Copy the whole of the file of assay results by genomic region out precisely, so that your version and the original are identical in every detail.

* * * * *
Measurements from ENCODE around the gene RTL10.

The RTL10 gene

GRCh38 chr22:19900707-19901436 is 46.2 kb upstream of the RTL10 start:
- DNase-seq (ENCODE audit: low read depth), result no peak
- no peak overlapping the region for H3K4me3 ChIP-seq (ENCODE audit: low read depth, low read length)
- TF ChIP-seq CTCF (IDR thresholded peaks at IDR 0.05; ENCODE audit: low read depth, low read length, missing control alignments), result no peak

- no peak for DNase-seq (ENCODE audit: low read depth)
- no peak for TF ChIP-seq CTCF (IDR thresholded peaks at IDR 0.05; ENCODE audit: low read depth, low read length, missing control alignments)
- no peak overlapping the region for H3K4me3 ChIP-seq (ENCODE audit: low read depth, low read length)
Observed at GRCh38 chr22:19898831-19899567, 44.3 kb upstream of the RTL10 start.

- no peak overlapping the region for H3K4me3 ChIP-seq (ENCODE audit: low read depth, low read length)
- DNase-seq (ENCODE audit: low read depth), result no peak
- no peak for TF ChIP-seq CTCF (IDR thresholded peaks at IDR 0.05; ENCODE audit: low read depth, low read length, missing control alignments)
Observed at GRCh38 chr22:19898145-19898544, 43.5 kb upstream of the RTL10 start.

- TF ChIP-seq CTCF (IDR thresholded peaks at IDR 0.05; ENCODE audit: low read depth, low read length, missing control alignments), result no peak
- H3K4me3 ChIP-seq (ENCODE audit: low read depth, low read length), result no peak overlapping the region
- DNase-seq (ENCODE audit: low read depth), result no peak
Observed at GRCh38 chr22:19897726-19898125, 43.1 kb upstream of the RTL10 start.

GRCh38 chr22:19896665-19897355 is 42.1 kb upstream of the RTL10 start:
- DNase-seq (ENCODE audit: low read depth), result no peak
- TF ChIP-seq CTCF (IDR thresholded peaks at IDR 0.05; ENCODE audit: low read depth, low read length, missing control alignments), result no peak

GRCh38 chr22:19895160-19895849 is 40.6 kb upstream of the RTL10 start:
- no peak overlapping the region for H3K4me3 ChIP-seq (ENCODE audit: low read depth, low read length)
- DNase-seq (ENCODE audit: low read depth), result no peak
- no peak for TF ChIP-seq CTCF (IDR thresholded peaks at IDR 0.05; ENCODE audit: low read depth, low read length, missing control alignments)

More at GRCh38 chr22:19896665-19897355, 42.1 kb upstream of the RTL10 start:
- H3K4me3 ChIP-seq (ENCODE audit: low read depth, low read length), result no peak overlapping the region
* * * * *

Measurements from ENCODE around the gene RTL10.

The RTL10 gene

GRCh38 chr22:19900707-19901436 is 46.2 kb upstream of the RTL10 start:
- DNase-seq (ENCODE audit: low read depth), result no peak
- no peak overlapping the region for H3K4me3 ChIP-seq (ENCODE audit: low read depth, low read length)
- TF ChIP-seq CTCF (IDR thresholded peaks at IDR 0.05; ENCODE audit: low read depth, low read length, missing control alignments), result no peak

- no peak for DNase-seq (ENCODE audit: low read depth)
- no peak for TF ChIP-seq CTCF (IDR thresholded peaks at IDR 0.05; ENCODE audit: low read depth, low read length, missing control alignments)
- no peak overlapping the region for H3K4me3 ChIP-seq (ENCODE audit: low read depth, low read length)
Observed at GRCh38 chr22:19898831-19899567, 44.3 kb upstream of the RTL10 start.

- no peak overlapping the region for H3K4me3 ChIP-seq (ENCODE audit: low read depth, low read length)
- DNase-seq (ENCODE audit: low read depth), result no peak
- no peak for TF ChIP-seq CTCF (IDR thresholded peaks at IDR 0.05; ENCODE audit: low read depth, low read length, missing control alignments)
Observed at GRCh38 chr22:19898145-19898544, 43.5 kb upstream of the RTL10 start.

- TF ChIP-seq CTCF (IDR thresholded peaks at IDR 0.05; ENCODE audit: low read depth, low read length, missing control alignments), result no peak
- H3K4me3 ChIP-seq (ENCODE audit: low read depth, low read length), result no peak overlapping the region
- DNase-seq (ENCODE audit: low read depth), result no peak
Observed at GRCh38 chr22:19897726-19898125, 43.1 kb upstream of the RTL10 start.

GRCh38 chr22:19896665-19897355 is 42.1 kb upstream of the RTL10 start:
- DNase-seq (ENCODE audit: low read depth), result no peak
- TF ChIP-seq CTCF (IDR thresholded peaks at IDR 0.05; ENCODE audit: low read depth, low read length, missing control alignments), result no peak

GRCh38 chr22:19895160-19895849 is 40.6 kb upstream of the RTL10 start:
- no peak overlapping the region for H3K4me3 ChIP-seq (ENCODE audit: low read depth, low read length)
- DNase-seq (ENCODE audit: low read depth), result no peak
- no peak for TF ChIP-seq CTCF (IDR thresholded peaks at IDR 0.05; ENCODE audit: low read depth, low read length, missing control alignments)

More at GRCh38 chr22:19896665-19897355, 42.1 kb upstream of the RTL10 start:
- H3K4me3 ChIP-seq (ENCODE audit: low read depth, low read length), result no peak overlapping the region